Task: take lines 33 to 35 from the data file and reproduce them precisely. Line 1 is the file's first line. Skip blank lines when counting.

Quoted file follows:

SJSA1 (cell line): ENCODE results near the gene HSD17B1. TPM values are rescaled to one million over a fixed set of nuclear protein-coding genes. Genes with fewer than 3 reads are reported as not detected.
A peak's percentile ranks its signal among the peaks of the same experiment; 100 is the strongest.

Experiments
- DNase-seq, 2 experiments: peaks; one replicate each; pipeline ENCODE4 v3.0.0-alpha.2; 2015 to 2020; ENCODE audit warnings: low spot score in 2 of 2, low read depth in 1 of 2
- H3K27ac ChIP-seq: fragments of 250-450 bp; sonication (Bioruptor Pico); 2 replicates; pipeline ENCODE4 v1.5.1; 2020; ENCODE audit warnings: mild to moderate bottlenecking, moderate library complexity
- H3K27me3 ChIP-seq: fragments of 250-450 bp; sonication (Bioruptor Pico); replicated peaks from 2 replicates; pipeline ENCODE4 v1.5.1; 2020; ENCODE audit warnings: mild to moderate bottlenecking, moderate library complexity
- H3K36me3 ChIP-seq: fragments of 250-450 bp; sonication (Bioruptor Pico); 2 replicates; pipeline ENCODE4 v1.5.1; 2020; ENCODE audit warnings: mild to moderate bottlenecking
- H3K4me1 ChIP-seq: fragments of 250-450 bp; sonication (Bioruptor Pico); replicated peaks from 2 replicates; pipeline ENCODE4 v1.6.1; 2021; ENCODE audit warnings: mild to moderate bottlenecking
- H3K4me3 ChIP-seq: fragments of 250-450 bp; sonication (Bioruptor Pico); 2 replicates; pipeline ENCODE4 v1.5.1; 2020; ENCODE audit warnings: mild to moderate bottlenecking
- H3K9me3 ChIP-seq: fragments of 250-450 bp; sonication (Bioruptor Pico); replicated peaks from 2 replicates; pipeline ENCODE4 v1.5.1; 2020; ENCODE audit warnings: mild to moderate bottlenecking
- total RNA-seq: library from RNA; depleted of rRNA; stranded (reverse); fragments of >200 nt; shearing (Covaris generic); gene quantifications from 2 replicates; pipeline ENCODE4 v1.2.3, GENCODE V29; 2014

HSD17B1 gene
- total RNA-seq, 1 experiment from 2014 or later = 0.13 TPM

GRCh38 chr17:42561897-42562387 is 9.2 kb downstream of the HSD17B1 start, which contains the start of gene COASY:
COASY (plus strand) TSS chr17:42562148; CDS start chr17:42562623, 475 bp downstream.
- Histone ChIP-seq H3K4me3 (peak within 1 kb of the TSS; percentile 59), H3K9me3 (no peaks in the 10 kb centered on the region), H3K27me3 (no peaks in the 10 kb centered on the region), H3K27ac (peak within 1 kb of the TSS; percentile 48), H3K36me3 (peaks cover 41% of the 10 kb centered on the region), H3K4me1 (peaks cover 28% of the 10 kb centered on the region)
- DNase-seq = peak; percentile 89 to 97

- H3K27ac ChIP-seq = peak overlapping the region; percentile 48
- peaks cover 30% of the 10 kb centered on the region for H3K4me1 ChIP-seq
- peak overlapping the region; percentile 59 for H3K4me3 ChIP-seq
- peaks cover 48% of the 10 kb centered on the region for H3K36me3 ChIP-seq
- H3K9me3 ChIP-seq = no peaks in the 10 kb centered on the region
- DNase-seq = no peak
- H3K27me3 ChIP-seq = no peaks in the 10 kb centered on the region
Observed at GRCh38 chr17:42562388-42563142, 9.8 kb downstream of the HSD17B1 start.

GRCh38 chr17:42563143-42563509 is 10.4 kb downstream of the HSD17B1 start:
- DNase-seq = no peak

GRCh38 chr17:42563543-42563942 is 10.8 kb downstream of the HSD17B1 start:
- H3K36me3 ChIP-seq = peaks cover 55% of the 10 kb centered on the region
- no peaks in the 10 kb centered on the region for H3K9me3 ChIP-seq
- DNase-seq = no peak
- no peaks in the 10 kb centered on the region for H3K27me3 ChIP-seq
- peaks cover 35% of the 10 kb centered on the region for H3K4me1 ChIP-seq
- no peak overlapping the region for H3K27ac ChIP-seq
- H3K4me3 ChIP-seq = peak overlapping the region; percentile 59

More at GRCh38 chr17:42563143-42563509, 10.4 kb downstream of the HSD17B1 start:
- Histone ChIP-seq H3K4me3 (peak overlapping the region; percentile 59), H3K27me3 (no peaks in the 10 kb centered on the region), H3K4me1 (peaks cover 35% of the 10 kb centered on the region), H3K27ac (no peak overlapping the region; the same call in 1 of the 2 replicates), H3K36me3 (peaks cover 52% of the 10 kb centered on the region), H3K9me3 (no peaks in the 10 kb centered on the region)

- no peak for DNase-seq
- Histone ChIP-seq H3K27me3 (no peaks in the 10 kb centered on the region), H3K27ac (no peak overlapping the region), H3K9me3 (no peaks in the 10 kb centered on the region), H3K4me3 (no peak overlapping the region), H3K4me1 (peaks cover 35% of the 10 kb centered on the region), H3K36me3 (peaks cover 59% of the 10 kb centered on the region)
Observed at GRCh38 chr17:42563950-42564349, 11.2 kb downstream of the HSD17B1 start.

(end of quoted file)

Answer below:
- peaks cover 35% of the 10 kb centered on the region for H3K4me1 ChIP-seq
- no peak overlapping the region for H3K27ac ChIP-seq
- H3K4me3 ChIP-seq = peak overlapping the region; percentile 59